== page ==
Manual Labor in Finance Automation: A 21st Century Truth
Despite the spread of technologies throughout the enterprise since the late 1980s, there’s still a great deal of manual, repetitive, and (frankly) burdensome labor that must be undertaken in every enterprise finance department.
The nature of tax and corporate structures mean that periodic reports and reviews must be created, the main body of which comprises facts and figures drawn from many different sources.
As well as myriad Excel sheets, there will be crucial data in the organization’s ERP systems, different silos of information, and plenty of raw database repositories from which staff need to make manual exports (into .csv or .xlsx, at best).
Additionally, because even the largest enterprise does not exist in isolation, the company’s banks, savings, and investment institutions, subsidiaries, acquired partner companies and otherwise, will all need to be mined for figures and information.
Until the arrival of overall management solutions that can achieve all of this (and indeed, automate a great deal of it) from companies like BlackLine, the emphasis placed on manual collation was both mandatory and highly costly.
No one begins a career in finance dreaming of spending their days sorting through online and local file shares, in the (virtual and physical) filing cabinets of different divisions, and hand-pasting information from source x into destination y. But unfortunately, that’s the reality for many.
The need for accurate reports plus time-based reporting responsibilities mean that many finance departments, even in large, enterprise-scale organizations, are effectively working retrospectively: reporting on what has happened, not what is happening.
Thankfully, the Continuous Accounting tools from BlackLine give finance functions significant breathing room. The company’s software takes out much of the manual labor that has dominated the working, everyday lives of many finance professionals, not excluding VPs of Finance and other C-level executives.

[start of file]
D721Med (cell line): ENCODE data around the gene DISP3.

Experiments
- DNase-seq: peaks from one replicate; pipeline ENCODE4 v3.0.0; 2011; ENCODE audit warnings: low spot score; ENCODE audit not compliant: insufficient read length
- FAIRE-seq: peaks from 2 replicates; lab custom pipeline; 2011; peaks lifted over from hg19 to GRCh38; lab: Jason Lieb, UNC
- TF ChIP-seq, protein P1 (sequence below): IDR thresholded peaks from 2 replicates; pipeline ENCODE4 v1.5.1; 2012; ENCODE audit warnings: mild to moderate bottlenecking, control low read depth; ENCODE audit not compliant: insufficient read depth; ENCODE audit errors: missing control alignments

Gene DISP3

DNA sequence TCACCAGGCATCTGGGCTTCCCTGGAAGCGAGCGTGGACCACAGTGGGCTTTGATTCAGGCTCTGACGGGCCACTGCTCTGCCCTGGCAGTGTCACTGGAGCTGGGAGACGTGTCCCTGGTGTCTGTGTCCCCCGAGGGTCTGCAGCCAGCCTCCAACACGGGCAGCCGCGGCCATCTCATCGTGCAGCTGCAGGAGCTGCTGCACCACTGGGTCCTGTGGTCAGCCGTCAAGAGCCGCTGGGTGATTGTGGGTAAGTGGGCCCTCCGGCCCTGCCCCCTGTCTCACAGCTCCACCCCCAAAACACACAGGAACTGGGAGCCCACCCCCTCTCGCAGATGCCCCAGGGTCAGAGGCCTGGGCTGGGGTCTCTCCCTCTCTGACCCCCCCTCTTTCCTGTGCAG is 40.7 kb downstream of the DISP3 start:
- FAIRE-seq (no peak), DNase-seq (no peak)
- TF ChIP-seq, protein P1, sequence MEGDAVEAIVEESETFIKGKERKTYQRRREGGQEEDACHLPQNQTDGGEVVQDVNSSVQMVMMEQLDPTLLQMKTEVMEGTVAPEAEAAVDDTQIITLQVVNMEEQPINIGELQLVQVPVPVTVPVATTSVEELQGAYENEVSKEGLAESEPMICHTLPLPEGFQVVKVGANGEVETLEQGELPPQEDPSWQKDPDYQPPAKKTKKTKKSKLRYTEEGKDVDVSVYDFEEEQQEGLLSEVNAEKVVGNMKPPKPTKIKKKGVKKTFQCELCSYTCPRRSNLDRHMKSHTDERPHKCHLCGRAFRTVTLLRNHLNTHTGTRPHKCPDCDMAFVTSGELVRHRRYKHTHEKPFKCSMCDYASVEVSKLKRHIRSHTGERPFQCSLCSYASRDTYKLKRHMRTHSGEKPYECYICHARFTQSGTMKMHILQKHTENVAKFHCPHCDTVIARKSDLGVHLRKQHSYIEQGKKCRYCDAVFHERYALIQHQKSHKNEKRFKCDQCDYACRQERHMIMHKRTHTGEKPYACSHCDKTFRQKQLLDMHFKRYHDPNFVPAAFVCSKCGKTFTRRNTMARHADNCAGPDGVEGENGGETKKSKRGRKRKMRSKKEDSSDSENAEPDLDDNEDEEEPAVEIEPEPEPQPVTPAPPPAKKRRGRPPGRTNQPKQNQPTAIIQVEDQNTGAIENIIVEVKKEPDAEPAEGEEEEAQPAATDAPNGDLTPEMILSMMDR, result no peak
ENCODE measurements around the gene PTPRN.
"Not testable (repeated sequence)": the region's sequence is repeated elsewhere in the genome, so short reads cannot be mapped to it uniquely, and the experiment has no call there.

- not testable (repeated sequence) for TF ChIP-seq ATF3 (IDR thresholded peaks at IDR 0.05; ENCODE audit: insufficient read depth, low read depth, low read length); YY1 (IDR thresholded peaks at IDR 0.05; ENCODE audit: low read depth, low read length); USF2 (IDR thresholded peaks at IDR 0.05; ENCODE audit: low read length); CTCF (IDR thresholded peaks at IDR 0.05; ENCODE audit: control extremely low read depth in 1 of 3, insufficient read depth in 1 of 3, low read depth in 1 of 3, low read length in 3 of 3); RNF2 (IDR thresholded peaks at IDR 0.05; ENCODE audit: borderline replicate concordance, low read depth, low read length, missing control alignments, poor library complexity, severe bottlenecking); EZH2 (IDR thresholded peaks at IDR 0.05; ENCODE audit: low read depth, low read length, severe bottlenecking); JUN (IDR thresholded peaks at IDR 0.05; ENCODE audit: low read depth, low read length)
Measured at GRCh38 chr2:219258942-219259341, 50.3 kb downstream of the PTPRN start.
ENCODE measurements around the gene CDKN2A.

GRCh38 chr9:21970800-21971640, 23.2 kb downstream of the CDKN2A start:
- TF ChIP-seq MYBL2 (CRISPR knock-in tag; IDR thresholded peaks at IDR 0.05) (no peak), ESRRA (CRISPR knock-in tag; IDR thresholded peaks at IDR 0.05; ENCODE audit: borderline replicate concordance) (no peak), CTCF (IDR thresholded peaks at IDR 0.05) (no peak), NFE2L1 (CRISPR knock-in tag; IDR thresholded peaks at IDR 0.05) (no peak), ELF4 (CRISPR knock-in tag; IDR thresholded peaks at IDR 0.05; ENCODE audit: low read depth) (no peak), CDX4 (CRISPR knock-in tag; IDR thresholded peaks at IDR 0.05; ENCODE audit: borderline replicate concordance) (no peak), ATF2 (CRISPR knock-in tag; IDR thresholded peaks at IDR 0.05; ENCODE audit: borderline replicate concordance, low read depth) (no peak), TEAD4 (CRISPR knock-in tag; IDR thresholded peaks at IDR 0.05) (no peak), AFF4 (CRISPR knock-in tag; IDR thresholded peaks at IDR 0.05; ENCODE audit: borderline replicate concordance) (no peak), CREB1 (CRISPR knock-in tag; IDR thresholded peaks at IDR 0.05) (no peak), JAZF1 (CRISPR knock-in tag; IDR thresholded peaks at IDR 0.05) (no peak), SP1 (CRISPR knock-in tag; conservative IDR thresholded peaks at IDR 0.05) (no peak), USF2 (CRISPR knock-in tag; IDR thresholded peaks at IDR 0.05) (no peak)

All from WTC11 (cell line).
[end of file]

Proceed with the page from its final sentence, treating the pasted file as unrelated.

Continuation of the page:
The problem with repetition in daily working lives is that it’s very much prone to error: humans get bored with the endless cut and paste and would rather be—and are more sensibly redeployed to—doing something else.
The irony is that the inefficiency in many finance functions in the enterprise is a self-fulfilling prophecy. In addition to human-created (or bored human-created) mistakes, 36 percent of CFOs state* that it takes their organization nine to ten days per month of staff labor to identify and correct errors in financial data.
It gets worse though. Sixty-one percent of executives said they’ve worked for a company that’s had to produce a full restatement of earnings more than once, because of errors that simply weren’t identified prior to close.
BlackLine’s Finance Controls and Automation Platform enables financial reporting to become an on-going process using by-the-second accurate data. It transforms the whole stance of the finance function to become pro-active strategic development, instead of the reactive, retrospective (but necessary) stance that predominated in yesteryear.
When added up, identified and unidentified mistakes in figures mean, on average, that 114 days per year are lost to information correction. Note that unidentified mistakes in this context are best summarized as “we know something’s wrong, but we’ll need to dig to find it.”
The sad fact is that until your enterprise-level company deploys a solution that’s capable of aggregating discrete data silos, interfacing with legacy systems (and those of third-parties) and automating many of the processes that are currently driving your staff half mad, your company will struggle with its results—and not just at period-end.
Isn’t it time you discovered how the BlackLine product portfolio could make a change for the better in your business, today? Get in touch with a representative from BlackLine, who will be delighted to talk through the options—or, you can request a demo.
*The research was conducted by Censuswide, with 579 C-level and 575 finance professionals in seven markets (the UK, U.S., France, Germany, Australia, Hong Kong, and Singapore), with minimum annual revenues equating to a figure in excess of US$150 million pa in value.